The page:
In the heart of Hawke’s Bay, Simon and Lou White have built a diverse arable cropping operation with soil health at its core. Their farming philosophy has made their business resilient to the region’s challenging weather patterns.
The White’s and their three children farm a mix of arable cropping and sheep and beef finishing across the 1100-hectare property, including a lease property, which has been in their family for three generations.
Simon says their focus is on future-proofing their farm for another generational transition by making sure they have the most efficient irrigation systems that work environmentally, economically and socially.
“We use four pivots with variable rate irrigation technology. We have been using this system to isolate blocks based on our farm’s soil types and the seasonal crops we have in the ground, to get the best out of both our irrigation and our farm,” Simon said. . .
Canterbury water ruling will affect wetlands, roads – Oliver Lewis :
Councils and developers may find it difficult, if not impossible, to build new roads and wetlands in parts of Canterbury as a result of a court decision involving controversial water bottlers.
Environment Canterbury (ECan) says it’s obliged to implement its regional plan as directed by the court, but experts are warning the new consenting approach could seriously impede development and are calling on the regional council to find a sensible solution. . .
High global prices continue to drive export growth for New Zealand red meat with the value of exports to almost all major markets increasing during September, however there are signs of a slow-down in some key markets, according to an analysis by the Meat Industry Association (MIA).
New Zealand exported red meat and co-products worth $777 million during September, a 21 per cent increase on last year. The top three markets were China ($286m), the United States ($149m) and the Netherlands ($29m).
High export values over the last 12 months also saw the value of total red meat and fifth quarter exports (co-products) reach $11.5 billion in the year ended September, up 20 per cent from the previous year.
Beef exports were worth $4.8 billion for the year (up 25 per cent), sheepmeat exports were worth $4.5 billion (up 15 per cent), and fifth quarter exports were worth $2.2 billion (up 20 per cent). . .
The Dairy Companies Association of New Zealand ( DCANZ) is welcoming the New Zealand government taking further legal steps to address Canadian dairy import rules that breach the Comprehensive and Progressive Agreement for Trans Pacific Partnership (CPTPP).
The move follows consultations held earlier in the year, at New Zealand’s request, between the two countries to seek to resolve New Zealand claims that Canada is not implementing its commitments under the agreement.
“We are not surprised that the consultations haven’t resolved our concerns over the conditions for imports under the CPTPP quotas,” says DCANZ Executive Director Kimberly Crewther.
“Experience has shown that where its dairy import policies are concerned, Canada needs to be compelled to make changes that bring it in line with its international commitments.” . .
Mike Casey, owner of the world’s first zero fossil fuel orchard located in Central Otago, will share his pioneering journey to fully electrify his six-hectare orchard at the New Zealand Agricultural Show in Christchurch on 10th November.
Forest Lodge Orchard’s entire commercial operation from New Zealand’s first electric frost fighting fans to irrigation, tools and vehicles is powered by electricity and via power that is generated and stored on farm using solar and batteries.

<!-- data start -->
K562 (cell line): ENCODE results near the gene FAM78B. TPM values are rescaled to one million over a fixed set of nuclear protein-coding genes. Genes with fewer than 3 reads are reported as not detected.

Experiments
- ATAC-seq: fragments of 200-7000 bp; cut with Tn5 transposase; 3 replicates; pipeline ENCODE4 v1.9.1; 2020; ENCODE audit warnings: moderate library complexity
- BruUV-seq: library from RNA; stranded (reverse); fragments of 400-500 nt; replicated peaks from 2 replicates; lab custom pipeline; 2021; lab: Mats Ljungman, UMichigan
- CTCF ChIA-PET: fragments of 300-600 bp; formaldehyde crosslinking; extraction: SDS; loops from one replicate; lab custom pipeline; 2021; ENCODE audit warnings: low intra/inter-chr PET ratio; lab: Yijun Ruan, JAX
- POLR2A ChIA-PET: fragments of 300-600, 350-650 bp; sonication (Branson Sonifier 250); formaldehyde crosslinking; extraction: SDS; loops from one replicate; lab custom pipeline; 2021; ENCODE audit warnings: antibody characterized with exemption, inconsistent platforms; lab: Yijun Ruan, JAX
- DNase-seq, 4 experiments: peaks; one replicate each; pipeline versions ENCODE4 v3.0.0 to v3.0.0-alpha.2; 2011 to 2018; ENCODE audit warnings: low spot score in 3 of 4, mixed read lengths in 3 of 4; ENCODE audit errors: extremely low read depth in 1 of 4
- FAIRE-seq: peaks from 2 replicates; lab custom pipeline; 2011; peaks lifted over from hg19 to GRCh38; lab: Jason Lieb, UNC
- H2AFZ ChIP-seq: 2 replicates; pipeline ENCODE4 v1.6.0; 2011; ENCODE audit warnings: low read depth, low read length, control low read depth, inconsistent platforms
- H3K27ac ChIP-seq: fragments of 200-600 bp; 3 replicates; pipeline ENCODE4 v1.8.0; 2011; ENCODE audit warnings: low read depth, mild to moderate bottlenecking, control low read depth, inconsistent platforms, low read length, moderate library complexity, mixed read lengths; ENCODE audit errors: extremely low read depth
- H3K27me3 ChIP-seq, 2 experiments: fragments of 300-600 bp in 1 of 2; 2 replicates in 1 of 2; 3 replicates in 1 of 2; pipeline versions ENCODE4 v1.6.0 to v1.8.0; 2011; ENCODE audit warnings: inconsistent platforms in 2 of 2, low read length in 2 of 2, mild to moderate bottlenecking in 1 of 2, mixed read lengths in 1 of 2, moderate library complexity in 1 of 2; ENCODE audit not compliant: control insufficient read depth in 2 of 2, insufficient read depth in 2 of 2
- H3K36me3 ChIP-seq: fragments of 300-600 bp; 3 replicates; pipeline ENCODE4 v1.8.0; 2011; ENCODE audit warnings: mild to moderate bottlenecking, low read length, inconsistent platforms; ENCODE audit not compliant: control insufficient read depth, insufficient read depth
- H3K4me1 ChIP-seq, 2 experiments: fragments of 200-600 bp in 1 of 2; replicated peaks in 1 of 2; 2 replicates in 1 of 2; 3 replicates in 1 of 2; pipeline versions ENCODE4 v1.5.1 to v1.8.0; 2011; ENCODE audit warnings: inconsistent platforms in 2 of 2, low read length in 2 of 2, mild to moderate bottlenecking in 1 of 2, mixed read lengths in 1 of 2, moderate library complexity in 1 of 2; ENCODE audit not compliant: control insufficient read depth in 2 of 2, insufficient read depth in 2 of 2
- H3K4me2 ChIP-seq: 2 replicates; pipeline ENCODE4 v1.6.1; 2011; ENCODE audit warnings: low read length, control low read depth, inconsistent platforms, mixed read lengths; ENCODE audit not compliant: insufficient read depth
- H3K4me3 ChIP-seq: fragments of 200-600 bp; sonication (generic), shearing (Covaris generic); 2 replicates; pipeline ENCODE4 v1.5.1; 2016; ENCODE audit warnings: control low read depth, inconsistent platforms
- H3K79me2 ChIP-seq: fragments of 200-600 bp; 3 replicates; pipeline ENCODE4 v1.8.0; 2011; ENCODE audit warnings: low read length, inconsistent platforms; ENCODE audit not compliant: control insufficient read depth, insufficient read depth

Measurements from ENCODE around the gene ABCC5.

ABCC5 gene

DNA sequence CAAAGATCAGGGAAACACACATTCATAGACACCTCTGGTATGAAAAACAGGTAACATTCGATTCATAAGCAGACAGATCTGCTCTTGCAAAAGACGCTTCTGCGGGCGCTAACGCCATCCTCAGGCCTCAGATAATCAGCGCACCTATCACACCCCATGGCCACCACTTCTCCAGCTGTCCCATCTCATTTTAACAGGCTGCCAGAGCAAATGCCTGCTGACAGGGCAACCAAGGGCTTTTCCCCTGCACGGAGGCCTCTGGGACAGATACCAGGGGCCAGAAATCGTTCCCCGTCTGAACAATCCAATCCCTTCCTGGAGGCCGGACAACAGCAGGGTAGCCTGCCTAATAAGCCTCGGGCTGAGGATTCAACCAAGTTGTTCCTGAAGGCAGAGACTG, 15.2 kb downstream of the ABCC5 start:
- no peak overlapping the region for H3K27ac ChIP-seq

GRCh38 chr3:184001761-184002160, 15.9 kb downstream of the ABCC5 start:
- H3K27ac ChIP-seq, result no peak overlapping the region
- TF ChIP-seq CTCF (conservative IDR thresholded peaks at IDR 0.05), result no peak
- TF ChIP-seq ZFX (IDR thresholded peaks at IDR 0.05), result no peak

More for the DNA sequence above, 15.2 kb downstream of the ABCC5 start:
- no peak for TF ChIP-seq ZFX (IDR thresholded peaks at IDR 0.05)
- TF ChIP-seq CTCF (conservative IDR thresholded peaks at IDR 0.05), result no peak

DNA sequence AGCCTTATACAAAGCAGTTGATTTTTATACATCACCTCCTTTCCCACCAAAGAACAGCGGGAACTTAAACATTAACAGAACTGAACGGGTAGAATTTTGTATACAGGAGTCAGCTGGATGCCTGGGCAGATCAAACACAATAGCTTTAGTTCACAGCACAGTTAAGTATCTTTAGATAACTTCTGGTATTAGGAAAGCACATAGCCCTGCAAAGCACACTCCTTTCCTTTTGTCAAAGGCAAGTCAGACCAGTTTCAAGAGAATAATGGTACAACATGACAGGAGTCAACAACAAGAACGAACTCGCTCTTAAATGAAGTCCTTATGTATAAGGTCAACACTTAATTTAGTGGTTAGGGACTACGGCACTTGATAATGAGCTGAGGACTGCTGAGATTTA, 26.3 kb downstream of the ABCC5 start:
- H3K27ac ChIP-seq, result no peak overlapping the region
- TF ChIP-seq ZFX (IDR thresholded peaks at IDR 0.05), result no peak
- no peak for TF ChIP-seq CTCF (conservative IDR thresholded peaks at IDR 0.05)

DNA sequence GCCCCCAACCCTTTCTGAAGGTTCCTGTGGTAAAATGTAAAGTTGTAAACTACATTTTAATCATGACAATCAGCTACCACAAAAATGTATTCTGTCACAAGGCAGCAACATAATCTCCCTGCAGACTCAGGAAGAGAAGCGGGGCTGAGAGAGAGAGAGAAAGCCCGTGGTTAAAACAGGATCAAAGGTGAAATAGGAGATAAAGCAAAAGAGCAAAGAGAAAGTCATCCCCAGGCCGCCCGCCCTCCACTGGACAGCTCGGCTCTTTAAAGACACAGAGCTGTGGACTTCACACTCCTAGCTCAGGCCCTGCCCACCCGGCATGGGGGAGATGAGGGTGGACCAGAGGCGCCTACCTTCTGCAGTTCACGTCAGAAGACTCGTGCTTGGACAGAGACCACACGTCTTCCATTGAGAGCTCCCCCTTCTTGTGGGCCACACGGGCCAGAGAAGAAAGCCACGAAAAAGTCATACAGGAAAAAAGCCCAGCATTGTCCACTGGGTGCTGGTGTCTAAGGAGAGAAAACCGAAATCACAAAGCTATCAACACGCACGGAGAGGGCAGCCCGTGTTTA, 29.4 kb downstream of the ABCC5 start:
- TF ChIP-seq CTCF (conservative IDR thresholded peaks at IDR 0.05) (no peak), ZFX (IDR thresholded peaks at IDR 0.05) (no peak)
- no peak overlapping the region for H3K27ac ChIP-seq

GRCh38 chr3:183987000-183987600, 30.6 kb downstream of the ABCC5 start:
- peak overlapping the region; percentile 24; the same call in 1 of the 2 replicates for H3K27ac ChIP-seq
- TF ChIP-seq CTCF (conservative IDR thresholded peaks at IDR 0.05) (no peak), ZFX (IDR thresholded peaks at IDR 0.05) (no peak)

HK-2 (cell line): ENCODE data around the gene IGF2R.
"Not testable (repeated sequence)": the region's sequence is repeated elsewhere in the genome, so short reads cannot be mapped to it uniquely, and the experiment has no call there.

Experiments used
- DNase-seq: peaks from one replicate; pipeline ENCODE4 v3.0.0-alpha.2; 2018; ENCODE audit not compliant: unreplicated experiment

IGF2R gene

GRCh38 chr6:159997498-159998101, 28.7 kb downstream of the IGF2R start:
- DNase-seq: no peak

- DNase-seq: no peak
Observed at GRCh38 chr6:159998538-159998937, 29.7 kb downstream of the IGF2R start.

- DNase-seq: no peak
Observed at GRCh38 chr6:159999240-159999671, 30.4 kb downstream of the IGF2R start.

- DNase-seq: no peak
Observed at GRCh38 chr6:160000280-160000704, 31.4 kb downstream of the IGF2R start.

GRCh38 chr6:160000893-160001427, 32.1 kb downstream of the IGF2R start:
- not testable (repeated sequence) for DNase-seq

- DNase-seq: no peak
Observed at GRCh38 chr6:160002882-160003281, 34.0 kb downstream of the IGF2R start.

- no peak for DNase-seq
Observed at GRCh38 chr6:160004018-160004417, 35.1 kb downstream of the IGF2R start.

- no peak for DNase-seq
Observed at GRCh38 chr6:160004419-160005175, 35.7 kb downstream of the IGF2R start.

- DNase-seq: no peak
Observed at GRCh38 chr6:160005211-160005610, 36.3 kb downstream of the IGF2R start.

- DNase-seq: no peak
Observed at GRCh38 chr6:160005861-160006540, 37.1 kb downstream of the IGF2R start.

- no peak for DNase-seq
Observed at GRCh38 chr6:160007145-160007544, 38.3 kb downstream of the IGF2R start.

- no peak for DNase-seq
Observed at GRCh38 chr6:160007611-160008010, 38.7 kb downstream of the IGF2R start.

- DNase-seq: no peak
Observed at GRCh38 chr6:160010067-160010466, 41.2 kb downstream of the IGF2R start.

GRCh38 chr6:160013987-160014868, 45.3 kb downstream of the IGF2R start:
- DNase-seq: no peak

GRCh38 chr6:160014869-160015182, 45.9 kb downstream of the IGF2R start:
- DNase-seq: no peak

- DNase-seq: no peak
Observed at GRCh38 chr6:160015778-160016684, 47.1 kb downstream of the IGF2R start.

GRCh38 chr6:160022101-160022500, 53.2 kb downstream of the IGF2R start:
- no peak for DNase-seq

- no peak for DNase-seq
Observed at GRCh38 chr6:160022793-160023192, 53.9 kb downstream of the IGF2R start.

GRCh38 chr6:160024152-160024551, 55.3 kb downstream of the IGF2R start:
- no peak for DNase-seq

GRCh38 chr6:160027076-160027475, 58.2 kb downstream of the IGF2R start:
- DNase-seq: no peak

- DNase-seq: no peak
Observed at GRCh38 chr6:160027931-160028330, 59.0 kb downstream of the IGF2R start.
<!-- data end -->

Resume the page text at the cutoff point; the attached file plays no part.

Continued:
Mike is currently trialling a converted electric tractor and expects delivery of New Zealand’s first electric tractor next year. He says it is important not to let perfection be the enemy when it comes to making changes on-farm.
“We need to start by looking at the choices we make for things we can control like the equipment we use on our farms. I have gone ahead and done everything I can do to eliminate reliance on fossil fuels, but farmers can also adopt a step-by-step approach if they want to start going down the same path.” . .
Oat milk is killing the planet – John John Lewis-Stempel :
What did you pour over the breakfast cereal this morning? Oatly? Almond milk? Coconut milk? Surely not old-fashioned cow’s milk? As the splash of recent protests by Animal Rebellion (an offshoot of Extinction Rebellion) have warned: the bovine white stuff is the devil’s secretion. Targeting high-end grocers — such as Waitrose, Harrods and M&S Foods — in their “Milk Pour” campaign, these climate-change activists have tipped litres of dairy all over the hallowed floors of middle-class temples, while holding placards demanding a “plant-based future”.
But isn’t “Milk Pour” just a little hard to swallow? Doesn’t it actually stink of First Worldism? A cynic might even suggest that Skylar Sharples and her friends are the dupes of the billion-dollar alt-milk industry. Despite its we-save-the-world advertising, alt-milk is implicated in enough environmental destruction to turn you green, but only with sickness at the hypocrisy.
We all know the problems with dairy. It’s Daisy the cow’s methane burps, and the fact that livestock takes up so much of the globe’s surface. Except that the prime reason for the planetary extent of livestock is that vast tracts of the Earth consist of grass and scrub — food humans cannot eat, but which Daisy and her ilk can turn into nutritious meat and dairy, stuff that humans can chow. Far from being upscale food, as “Milk Pour” would have you believe, dairy — that is cow, sheep, goat, buffalo, donkey, horse milk — is the necessary subsistence food of millions of pastoralist peoples across the world, from Eastern Africa to Mongolia. I cannot wait for Skylar and her activist friends to spread the word to Maasai herders, to chuck away their milk while declaiming a “plant-based future”. . .